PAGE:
On first reading this decision one might conclude that in future cases a defendant might argue that there is no Section 240(1) liability if;

1. A motorized hoist or scaffold is involved.

2. Gravity is not involved if the hoist or scaffold is going up.

3. No 240(1) liability because no elevation related differential.

If one watches the oral argument on The New York Court of Appeals web site one could reasonably conclude that the basis of the decision was that the scaffold was going up since The Justices asked numerous questions as to how gravity could be involved since the scaffold was going up.

It is submitted that the basis for the Court’s decision had nothing to do with the scaffold being motorized or the fact that it was going up but the fact that there was no elevation related differential involved. This seems clear since the Court cited Runner v. New York Stock Exchange, supra.
Continue reading →

Published on:

In Pitts v. Bell Constructors, Inc.,et.al., 2011 NY Slip Op 1220 decided February 18, 2011 The New York Appellate Division, 4th Department reversed the lower court’s granting summary judgment to the defendant on plaintiffs’ Labor Law Section 240(1) cause of action and granted plaintiffs’ cross motion on their Section 240(1) claim.

The plaintiff was injured when he fell from a column form in a trench on which he had been standing into the trench. The Court pointed out that while a fall into a trench from the ground on either side is not covered by 240(1) this was not the case in this accident holding as follows;

“Plaintiffs established theirentitlement to judgment as a matter of law by demonstrating that” plaintiff was not furnished with the requisite safety devices andthat the absence of [such] safety devices was a proximate cause of his injuries” (Williams v City of Niagara Falls, 43 AD3d 1426, 1427).Although generally a fall into a trench from the ground on either side is not covered by the statute (see e.g., Bradshaw v National Structures, 249 AD2d 921; Williams v White Haven Mem. Park, 227 AD2d 923), where, as here, a plaintiff is working or walking over a plank or similar support suspended over a trench and falls into it, the statute applies (see Wild v Marrano/Marc Equity Corp., 75 AD3d 1099).”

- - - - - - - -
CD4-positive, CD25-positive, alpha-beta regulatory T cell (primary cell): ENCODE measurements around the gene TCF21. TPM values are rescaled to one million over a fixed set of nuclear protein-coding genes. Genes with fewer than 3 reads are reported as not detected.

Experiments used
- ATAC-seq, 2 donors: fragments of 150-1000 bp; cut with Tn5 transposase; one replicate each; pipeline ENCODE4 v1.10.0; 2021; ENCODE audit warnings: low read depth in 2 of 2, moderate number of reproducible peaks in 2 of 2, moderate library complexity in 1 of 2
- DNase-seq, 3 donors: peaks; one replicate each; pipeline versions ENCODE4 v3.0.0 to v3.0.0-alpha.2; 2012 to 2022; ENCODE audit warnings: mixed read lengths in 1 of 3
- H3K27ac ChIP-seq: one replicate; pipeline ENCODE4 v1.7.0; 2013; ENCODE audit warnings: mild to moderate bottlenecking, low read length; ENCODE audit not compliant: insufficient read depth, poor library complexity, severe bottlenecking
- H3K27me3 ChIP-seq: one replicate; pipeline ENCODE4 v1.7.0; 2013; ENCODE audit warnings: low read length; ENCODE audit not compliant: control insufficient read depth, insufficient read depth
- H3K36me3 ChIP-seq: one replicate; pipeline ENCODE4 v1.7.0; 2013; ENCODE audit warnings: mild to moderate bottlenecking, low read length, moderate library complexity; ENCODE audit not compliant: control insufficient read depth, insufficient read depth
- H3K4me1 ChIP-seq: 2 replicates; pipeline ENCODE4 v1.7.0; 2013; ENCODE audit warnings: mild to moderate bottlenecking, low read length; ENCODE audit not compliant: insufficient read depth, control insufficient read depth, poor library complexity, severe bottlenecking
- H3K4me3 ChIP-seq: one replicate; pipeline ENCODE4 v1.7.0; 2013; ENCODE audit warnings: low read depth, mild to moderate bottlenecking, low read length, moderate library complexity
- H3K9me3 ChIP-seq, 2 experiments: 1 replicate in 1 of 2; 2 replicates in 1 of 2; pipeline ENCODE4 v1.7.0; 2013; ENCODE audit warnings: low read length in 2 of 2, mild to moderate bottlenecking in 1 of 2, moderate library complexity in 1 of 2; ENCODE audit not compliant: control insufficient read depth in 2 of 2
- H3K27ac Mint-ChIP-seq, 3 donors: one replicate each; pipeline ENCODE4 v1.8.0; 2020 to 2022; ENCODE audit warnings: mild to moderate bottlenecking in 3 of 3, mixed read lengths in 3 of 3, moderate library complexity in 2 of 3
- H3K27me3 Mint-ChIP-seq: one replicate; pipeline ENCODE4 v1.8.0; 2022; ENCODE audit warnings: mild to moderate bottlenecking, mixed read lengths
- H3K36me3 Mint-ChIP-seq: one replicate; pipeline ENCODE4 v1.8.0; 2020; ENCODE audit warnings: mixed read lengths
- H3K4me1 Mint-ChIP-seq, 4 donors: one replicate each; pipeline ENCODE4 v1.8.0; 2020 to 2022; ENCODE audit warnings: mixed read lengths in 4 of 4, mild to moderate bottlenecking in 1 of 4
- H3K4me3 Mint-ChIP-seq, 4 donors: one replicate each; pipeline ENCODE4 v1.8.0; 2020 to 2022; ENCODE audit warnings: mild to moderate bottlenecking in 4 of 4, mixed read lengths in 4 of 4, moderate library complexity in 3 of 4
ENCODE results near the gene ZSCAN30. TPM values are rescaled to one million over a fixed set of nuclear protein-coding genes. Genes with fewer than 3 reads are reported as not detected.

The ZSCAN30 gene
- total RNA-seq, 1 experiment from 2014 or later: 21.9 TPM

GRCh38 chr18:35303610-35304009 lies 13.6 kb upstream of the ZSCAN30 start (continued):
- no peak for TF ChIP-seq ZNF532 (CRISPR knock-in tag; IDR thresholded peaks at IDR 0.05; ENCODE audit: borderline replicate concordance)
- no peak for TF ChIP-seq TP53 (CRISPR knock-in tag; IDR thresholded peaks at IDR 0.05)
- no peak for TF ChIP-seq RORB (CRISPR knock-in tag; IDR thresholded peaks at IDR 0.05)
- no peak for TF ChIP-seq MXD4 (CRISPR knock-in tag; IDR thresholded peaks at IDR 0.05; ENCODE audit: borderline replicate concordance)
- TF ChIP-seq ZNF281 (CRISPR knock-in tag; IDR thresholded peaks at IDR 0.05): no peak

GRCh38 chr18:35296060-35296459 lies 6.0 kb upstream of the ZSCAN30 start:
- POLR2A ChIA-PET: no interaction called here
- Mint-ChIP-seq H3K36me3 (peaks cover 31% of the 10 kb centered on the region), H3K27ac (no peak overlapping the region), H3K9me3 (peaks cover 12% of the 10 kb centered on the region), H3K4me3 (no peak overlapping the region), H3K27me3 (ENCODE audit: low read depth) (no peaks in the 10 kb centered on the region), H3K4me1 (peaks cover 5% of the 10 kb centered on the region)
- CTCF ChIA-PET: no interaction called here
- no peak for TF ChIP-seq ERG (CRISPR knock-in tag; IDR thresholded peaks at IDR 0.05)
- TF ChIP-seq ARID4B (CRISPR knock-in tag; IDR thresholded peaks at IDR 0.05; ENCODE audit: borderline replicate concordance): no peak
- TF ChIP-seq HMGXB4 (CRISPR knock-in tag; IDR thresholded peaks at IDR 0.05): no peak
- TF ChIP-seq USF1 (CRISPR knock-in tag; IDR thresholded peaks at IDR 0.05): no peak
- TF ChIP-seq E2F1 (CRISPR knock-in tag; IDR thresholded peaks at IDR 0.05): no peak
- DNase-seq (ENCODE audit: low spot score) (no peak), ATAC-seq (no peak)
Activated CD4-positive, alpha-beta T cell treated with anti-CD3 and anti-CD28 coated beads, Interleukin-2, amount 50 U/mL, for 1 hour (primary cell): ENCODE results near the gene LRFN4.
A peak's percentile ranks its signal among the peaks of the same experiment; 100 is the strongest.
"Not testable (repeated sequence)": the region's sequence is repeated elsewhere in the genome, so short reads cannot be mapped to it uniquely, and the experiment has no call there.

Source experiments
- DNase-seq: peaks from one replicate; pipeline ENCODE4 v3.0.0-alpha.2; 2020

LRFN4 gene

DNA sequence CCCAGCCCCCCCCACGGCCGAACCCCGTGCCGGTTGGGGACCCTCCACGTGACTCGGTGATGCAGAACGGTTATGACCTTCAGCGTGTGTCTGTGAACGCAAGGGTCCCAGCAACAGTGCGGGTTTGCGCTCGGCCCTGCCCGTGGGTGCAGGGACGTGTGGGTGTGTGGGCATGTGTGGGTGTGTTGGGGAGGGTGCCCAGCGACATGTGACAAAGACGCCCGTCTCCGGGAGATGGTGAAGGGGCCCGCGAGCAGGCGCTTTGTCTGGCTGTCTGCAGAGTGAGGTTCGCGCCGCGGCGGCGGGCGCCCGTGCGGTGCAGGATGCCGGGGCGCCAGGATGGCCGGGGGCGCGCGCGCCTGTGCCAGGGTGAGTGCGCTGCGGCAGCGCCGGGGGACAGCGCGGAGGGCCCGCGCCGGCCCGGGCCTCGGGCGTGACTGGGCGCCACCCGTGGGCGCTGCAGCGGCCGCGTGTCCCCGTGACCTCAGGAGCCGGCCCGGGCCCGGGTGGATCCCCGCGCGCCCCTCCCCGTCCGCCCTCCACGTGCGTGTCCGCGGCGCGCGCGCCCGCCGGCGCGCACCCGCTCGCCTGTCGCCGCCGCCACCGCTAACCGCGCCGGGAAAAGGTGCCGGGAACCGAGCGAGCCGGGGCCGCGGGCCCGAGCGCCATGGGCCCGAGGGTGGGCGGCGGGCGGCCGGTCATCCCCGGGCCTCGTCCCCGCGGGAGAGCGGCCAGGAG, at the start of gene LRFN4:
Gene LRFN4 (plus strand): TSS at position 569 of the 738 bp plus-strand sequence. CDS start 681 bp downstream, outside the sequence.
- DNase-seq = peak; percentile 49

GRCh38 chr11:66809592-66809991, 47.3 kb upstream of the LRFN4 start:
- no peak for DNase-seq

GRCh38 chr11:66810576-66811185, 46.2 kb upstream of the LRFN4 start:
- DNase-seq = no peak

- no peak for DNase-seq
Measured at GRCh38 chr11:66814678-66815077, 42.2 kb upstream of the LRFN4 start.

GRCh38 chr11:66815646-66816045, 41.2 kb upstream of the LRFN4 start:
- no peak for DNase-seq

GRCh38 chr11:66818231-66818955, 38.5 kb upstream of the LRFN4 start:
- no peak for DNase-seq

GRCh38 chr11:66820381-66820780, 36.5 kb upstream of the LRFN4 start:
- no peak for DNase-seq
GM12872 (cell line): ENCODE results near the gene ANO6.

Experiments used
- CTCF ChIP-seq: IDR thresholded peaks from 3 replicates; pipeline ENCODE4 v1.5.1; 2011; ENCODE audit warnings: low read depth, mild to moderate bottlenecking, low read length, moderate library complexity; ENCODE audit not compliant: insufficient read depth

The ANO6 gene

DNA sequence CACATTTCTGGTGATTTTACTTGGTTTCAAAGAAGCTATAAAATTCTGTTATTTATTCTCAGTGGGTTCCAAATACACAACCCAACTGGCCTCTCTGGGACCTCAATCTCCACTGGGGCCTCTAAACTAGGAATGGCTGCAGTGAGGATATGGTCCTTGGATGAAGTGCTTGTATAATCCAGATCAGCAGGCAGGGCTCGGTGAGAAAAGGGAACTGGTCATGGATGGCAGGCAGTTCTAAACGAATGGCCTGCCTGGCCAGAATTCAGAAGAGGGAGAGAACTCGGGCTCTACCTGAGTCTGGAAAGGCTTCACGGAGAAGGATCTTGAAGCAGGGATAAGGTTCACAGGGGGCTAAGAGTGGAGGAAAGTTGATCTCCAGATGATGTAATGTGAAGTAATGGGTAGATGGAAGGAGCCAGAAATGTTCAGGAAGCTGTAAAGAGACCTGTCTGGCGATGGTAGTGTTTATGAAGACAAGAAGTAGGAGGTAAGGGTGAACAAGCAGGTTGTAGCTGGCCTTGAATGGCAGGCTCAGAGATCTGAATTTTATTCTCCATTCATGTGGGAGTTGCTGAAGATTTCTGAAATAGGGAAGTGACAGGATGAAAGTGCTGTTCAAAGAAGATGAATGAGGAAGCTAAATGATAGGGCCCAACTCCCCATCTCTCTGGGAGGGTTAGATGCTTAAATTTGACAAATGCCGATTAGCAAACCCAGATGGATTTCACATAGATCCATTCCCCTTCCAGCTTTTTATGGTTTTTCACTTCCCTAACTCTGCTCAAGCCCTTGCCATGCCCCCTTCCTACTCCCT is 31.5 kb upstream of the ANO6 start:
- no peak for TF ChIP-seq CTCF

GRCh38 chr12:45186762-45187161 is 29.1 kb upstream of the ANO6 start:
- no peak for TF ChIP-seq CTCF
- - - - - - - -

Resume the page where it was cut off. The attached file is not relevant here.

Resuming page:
Published on:

In recognition of his success in the Courtroom, Ben Rubinowitz has been asked to lecture to students attending St. John’s Law School on February 28, 2011. Not only will Ben lecture to the students but he will demonstrate successful cross examination techniques in cases in which Ben has obtained multi-million dollar awards for his client’s. The topics include:

1. cases involving Medical Malpractice— the failure of doctors to timely and appropriately diagnose cancer as well as negligence in conducting surgery and surgical errors;

2. Construction Site Accidents — The failure of General Contractors and Owners to provide a safe place to work resulting in injury and death to construction workers;

Published on:

In this New York Construction Accident case The Second Department granted plaintiff”s motion for summary judgment on his 240(1) cause of action. The facts as set forth by the Court were as follows;

“In August 2004 the plaintiff was working as a carpenter on a project involving renovation of office space for the lessee of that space, the defendant Orthopedic Associates of Dutchess County, P.C. (hereinafter the defendant). The plaintiff alleged that debris, including metal studs 10 to 12 feet long, were thrown down a chute from the fourth floor of the subject building, and that he was responsible for unclogging the bottom of the chute on the ground floor. He further alleged that he was injured when, while clearing the chute, he was struck on the hand and lower arm by one of those metal studs that had either been (a) deposited into the chute on the fourth floor and fell down the interior of the chute before striking him as he worked on the ground floor, (b) deposited into the chute on the fourth floor, and became blocked by a stud lodged near the bottom of the chute, but again began to fall when the plaintiff dislodged the lower stud, or (c) lodged near the bottom of the chute, but had become dislodged when another metal stud fell several stories down the interior of the chute and struck it.”

In granting the motion the Court citing Runner stated, ” The Court of Appeals has recently stated that “the single decisive question is whether plaintiff’s injuries were the direct consequence of a failure to provide adequate protection against a risk arising from a physically significant elevation differential” (Runner v New York Stock Exch., Inc., 13 NY3d at 603). The Court went on to state;